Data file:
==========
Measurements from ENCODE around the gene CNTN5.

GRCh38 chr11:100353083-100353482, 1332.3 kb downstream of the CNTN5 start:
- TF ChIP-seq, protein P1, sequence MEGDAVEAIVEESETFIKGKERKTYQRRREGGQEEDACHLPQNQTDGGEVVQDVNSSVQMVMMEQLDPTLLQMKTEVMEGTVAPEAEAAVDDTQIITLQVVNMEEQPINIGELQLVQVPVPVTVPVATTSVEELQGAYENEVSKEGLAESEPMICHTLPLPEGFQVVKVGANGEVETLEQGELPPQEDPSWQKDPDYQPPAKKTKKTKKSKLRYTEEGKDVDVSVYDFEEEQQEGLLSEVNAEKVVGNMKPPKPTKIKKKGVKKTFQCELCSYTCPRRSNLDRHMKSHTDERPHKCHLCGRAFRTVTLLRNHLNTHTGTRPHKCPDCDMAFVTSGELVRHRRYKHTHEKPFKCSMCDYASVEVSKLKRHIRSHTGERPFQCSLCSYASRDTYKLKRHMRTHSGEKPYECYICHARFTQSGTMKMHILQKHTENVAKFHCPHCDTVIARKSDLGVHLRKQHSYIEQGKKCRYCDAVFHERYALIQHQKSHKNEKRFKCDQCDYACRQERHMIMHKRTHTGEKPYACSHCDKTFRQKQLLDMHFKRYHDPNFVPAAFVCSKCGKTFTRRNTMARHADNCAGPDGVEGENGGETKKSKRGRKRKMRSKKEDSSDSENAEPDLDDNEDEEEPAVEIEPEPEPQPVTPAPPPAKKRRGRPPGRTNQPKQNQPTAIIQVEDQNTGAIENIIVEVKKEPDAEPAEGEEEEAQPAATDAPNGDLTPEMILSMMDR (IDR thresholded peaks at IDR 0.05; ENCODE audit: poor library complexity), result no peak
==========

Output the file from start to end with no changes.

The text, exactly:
Measurements from ENCODE around the gene CNTN5.

GRCh38 chr11:100353083-100353482, 1332.3 kb downstream of the CNTN5 start:
- TF ChIP-seq, protein P1, sequence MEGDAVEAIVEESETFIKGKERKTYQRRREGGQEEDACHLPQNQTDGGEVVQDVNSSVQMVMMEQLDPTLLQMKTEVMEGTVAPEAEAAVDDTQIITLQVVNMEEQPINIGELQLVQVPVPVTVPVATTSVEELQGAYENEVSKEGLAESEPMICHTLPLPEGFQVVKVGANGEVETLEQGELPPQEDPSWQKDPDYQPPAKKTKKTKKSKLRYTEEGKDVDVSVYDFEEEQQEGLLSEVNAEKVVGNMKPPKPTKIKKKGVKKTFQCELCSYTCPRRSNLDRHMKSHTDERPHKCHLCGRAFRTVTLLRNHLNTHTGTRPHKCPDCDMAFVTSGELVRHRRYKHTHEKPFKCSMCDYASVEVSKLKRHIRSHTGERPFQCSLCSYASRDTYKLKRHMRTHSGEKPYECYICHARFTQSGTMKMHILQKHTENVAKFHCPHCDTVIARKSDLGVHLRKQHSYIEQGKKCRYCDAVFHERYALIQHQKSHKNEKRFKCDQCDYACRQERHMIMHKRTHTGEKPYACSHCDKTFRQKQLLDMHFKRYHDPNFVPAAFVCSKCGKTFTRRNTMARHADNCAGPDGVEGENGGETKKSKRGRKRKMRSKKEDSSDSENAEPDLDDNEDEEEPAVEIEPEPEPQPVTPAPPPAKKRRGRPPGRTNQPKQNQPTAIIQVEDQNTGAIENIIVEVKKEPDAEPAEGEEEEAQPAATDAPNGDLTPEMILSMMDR (IDR thresholded peaks at IDR 0.05; ENCODE audit: poor library complexity), result no peak